The following day we ventured out once more for the last time, this time we headed back along the coastal road, and past the new “Library of Alexandria” and stopped off at the Roman Amphitheatre. Some of it was roped off unfortunately as they’re doing a lot of restoration work to it. Still, we managed to get several photographs that give a rough impression of what the amphitheatre was like. One thing to note there though is that they do not allow video cameras and will check if you have one on you. I had mine on me and had to agree to not use it. They keep an eye on you to, though as we were about the only tourists there it wasn’t difficult.
Afterwards we decided instead of taking a Taxi we would walk to our next destination – Pompey’s Pillar. It turned out the place wasn’t that easy to find and we ended up taking a rickshaw there. The place is still very much an archaeological site and there were people digging there when we turned up. The pillar itself is simply huge, it really is amazing how tall it actually is when you’re standing in front of it.
Although it was originally attributed to Pompey as people believe it once had a statue of him on top of it, it is actually erected in 293AD for Diocletian. Some people believe it is in honour of Domitius Domitianus. Standing in front of the pillar are two sphinx’s made of different materials, one of which has lost it’s head.
Underneath the pillar is the Serapeum which is where rituals to the Egyptian god Serapis were carried out. Usually tourists don’t get to go down there as it too is being excavated and has only has temporary lighting whilst they are working there. We were fortunate enough for the tourism policeman guarding it to let us in and show us around. It wasn’t really anything special, but the power went out whilst we were down there and we had to feel our way back out to the surface; still we decided to tip the guard a few Egyptian pounds for having let us go down.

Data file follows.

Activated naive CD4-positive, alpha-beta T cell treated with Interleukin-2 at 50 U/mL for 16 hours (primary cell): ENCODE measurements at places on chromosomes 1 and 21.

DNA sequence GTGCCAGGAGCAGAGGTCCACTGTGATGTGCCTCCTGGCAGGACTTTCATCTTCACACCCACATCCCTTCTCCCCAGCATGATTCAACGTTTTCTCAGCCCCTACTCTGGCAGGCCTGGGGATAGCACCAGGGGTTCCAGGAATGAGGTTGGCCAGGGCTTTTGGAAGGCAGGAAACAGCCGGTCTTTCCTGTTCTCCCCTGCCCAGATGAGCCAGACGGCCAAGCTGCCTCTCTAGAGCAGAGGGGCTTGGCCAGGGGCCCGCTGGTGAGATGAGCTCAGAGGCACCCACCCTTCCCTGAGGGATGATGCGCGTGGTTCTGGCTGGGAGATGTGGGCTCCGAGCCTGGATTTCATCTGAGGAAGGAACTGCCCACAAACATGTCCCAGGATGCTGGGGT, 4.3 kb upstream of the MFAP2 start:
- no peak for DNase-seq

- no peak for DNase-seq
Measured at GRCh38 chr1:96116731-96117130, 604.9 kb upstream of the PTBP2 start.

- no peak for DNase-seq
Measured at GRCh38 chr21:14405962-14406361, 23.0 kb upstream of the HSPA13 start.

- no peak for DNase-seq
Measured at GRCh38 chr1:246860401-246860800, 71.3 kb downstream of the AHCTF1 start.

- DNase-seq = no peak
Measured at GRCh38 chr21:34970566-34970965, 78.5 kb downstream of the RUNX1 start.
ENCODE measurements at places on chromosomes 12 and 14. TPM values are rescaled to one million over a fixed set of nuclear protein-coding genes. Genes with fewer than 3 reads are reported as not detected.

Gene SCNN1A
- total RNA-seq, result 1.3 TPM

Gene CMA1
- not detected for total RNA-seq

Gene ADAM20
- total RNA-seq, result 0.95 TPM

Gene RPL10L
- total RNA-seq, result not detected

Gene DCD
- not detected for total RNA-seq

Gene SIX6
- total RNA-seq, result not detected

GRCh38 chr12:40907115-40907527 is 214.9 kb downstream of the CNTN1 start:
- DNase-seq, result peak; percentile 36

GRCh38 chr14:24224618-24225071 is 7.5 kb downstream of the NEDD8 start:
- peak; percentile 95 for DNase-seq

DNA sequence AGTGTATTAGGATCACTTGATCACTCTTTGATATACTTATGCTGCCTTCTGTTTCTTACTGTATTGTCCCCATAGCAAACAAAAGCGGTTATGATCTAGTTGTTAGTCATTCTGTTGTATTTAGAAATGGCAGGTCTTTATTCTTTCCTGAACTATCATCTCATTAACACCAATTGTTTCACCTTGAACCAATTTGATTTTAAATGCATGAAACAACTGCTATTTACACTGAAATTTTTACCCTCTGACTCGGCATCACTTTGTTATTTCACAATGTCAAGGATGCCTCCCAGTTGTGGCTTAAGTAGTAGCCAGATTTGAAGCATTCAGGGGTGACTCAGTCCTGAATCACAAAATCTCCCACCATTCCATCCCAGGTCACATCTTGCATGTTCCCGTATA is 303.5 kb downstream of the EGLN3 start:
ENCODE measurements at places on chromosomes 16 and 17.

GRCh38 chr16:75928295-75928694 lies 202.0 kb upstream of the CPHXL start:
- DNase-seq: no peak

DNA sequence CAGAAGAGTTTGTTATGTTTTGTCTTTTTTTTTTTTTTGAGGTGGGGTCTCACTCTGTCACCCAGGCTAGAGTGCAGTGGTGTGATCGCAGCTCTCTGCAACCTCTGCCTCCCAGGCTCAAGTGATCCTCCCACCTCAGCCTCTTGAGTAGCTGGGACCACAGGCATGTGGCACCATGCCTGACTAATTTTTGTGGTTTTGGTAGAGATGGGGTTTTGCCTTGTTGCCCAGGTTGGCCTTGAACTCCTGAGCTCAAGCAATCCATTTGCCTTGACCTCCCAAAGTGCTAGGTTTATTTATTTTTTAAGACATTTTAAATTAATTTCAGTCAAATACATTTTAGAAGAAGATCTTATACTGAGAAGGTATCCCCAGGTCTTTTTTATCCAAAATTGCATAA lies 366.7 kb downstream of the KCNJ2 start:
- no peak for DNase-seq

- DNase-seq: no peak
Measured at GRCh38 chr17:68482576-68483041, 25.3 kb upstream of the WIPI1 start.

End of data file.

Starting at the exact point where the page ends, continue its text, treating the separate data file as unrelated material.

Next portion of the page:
The next stop was a fair old walk across town to a place where no one is allowed to take cameras so we had to take it in turns to enter the premises. The place I am talking about are the catacombs of Kom el Shoqafa. The place is entered via a long winding staircase which leads down to multiple levels. Some of the rooms have the feeling of being grand and “Norse”-like even though the place is Roman-Egyptian. There are a large number of sculpted walls, pillars and sarcophagi but not all of it can be seen as the lower levels are flooded. It was quite a cool place, it’s only a shame this family tomb could not have pictures taken inside.
Once we had both looked round the catacombs it was a long walk back to the hotel, made longer by the fact we were trying to find our way to where the old lighthouse was as well – but never found it. Eventually we gave up trying to find out how to get it and took a taxi back to the hotel. The remaining days passed quite quickly and before we knew, it was time to go home to England.